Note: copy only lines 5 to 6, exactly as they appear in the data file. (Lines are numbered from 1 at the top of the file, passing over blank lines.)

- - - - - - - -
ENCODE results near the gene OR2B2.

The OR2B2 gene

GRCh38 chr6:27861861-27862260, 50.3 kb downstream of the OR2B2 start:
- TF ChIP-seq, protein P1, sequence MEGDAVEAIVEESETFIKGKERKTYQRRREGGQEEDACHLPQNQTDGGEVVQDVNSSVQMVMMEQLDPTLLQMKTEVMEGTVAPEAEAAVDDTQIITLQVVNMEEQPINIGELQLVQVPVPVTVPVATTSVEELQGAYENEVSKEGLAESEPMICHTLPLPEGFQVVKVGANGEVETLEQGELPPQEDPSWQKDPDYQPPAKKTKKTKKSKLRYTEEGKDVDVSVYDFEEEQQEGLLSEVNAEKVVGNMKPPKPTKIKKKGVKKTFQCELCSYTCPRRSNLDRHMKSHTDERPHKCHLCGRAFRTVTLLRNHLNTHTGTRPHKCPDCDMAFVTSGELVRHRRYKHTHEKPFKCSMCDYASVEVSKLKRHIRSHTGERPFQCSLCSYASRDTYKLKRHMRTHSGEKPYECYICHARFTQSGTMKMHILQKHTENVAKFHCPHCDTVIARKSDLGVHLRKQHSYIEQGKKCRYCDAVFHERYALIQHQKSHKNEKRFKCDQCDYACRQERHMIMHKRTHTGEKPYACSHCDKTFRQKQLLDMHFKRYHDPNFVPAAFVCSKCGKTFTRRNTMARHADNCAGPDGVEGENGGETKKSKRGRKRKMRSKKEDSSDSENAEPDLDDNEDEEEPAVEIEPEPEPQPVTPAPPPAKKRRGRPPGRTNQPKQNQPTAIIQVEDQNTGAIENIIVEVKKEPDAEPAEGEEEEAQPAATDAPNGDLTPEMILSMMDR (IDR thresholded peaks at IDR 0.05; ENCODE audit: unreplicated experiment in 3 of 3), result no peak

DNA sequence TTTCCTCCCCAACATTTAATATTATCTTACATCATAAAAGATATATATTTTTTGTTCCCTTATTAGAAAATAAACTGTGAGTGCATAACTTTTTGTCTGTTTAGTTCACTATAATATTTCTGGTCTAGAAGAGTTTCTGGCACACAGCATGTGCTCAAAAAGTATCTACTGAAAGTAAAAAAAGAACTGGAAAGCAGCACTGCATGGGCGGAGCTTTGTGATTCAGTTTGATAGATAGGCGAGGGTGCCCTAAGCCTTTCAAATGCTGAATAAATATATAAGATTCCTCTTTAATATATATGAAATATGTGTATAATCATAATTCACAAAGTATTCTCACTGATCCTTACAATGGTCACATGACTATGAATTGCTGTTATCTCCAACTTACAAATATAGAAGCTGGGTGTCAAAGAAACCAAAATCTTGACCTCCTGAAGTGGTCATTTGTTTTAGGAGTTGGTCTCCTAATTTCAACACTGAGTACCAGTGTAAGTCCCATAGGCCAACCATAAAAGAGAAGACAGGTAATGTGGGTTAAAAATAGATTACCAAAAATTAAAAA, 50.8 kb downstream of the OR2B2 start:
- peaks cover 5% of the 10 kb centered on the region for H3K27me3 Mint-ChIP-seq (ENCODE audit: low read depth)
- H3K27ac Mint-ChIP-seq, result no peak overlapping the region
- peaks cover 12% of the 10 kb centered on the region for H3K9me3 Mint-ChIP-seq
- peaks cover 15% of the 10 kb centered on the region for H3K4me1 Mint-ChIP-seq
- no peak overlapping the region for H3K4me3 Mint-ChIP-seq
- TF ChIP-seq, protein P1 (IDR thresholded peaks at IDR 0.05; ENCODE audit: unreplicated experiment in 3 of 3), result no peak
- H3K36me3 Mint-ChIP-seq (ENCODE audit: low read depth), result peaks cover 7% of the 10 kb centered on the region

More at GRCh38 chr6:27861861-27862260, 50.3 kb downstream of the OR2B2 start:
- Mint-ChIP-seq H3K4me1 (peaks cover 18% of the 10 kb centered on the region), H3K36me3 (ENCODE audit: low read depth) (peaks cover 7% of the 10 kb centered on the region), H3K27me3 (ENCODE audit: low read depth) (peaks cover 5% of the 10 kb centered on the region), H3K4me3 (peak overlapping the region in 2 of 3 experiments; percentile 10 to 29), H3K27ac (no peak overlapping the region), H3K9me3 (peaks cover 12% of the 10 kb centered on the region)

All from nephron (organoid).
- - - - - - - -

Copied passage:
DNA sequence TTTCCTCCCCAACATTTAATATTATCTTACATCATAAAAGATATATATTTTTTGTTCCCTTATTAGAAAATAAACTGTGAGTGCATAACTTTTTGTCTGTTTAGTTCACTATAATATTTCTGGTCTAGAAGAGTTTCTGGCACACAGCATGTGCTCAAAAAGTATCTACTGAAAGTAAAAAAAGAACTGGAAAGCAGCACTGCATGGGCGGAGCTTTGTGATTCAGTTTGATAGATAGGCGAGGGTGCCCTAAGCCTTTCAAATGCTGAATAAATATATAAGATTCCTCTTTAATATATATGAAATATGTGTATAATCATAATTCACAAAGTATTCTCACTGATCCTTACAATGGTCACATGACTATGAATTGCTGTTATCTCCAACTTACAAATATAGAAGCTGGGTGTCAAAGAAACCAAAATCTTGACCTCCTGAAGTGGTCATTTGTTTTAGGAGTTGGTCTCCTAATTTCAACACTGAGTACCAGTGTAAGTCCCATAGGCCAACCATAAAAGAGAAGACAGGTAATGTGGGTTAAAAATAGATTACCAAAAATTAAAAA, 50.8 kb downstream of the OR2B2 start:
- peaks cover 5% of the 10 kb centered on the region for H3K27me3 Mint-ChIP-seq (ENCODE audit: low read depth)